We've marked World Patient Safety Day (Friday 17 September), which this year focuses on maternity and neonatal care, by sharing initiatives which we’ve introduced to make our services safer.
A virtual event took place for staff across our Trust, with presentations focusing on our improvements, from reducing the time taken for women to be seen in our triage area, to enhanced training on monitoring babies’ heartbeats and movement in the womb.
Midwives also held a stall outside Queen’s Hospital to offer information and guidance to women, including encouragement and advice on having the Covid-19 vaccine.
Michelle Dexter, our interim Head of Midwifery, said: “I am really passionate about ensuring our pregnant women have the vaccine to protect themselves and their babies.
“This is being raised with women as soon as they register with us and at all appointments, this gives them an opportunity to ask advice from their midwife and address any concerns they may have. It’s important woman realise when having any vaccine while pregnant, whether for Covid, whooping cough or flu, it does not reach the baby. The only thing that crosses the placenta barrier is the protective antibodies which build up in mum after having the injection.”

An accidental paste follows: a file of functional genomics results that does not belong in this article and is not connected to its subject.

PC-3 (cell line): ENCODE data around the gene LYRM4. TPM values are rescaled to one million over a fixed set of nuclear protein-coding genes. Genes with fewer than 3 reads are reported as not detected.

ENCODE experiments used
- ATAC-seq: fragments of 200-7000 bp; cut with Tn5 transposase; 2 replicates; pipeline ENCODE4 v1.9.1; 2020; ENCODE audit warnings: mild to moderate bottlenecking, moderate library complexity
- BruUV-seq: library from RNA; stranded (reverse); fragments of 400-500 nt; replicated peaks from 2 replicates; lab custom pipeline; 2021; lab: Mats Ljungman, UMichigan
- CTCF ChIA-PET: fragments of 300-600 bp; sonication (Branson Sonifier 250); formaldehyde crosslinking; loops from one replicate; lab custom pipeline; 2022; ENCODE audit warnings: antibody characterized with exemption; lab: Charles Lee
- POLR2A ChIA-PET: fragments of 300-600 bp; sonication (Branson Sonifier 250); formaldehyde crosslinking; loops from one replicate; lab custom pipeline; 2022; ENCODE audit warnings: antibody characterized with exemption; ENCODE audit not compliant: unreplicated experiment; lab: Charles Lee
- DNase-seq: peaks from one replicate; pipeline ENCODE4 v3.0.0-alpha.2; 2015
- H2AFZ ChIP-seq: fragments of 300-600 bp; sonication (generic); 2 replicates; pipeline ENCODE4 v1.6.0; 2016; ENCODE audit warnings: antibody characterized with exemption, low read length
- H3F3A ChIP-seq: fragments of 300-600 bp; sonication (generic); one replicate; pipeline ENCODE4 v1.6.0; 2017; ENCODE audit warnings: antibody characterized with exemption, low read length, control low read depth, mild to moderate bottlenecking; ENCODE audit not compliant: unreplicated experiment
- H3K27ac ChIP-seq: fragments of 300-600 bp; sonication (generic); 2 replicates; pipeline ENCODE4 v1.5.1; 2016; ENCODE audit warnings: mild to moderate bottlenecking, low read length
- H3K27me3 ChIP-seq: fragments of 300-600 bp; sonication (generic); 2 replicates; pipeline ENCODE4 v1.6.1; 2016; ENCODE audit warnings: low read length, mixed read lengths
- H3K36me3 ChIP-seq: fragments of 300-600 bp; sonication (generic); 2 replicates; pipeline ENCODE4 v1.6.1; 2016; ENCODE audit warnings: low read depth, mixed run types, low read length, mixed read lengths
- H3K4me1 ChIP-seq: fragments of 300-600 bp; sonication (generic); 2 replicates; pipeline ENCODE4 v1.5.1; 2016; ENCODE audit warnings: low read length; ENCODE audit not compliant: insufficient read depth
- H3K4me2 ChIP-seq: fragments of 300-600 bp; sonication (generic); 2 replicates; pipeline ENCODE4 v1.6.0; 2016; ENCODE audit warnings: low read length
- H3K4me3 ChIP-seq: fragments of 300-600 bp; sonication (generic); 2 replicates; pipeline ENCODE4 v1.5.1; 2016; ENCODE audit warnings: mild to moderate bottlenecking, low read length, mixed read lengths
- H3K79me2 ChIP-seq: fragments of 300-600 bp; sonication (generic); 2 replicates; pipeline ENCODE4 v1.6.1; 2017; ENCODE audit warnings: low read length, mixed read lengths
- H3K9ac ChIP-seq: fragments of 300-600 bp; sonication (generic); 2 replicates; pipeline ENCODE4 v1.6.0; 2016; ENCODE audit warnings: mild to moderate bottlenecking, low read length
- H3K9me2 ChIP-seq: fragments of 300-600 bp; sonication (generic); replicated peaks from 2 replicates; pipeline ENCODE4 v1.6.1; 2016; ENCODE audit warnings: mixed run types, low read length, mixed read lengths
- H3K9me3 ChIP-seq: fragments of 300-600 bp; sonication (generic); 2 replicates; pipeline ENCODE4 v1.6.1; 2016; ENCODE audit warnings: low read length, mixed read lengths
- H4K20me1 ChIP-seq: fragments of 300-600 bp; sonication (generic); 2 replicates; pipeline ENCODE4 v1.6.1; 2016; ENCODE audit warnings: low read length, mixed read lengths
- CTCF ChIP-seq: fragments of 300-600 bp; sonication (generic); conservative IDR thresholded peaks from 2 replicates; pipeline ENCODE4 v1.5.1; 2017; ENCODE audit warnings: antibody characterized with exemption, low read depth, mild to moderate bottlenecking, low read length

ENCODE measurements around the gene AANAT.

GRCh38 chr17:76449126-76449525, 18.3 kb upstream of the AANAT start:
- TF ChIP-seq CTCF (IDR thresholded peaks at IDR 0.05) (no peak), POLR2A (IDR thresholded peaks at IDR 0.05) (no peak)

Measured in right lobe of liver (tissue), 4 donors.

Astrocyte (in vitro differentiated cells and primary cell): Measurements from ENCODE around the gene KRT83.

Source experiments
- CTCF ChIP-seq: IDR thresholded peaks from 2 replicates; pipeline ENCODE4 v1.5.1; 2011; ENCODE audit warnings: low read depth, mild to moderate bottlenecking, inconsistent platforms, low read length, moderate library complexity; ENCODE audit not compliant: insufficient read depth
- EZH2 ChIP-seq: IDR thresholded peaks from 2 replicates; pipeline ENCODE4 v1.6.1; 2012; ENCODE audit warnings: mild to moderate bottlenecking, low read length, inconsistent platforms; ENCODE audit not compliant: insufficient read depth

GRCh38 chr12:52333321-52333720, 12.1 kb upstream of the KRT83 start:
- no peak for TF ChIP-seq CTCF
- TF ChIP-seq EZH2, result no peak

Other safety initiatives which have been introduced include; eye-catching stickers on women’s notes to bring any issues to their midwives’ attention, most recently added was a sticker if mum has a negative blood type and needs an injection to protect her baby; a Maternal Serious Incident Group, which reviews incidents on a weekly basis to ensure learning from them can be implemented straight away; and more continuity of care for women, such as when we introduced our Hera Midwives in May this year.
Kathryn Halford, our Chief Nurse, said: “It’s great that we are focusing on maternal and child health this World Patient Safety Day. It’s been a difficult couple of years for everyone, and particularly new parents.
“We’ve been doing lots of work to look at how to improve our maternity services, and how they may look in the future. Covid shone a light on the inequalities that we have, including in maternity, and we will be doing more work around that. There is lots of innovative work going on and I’m delighted to showcase it.”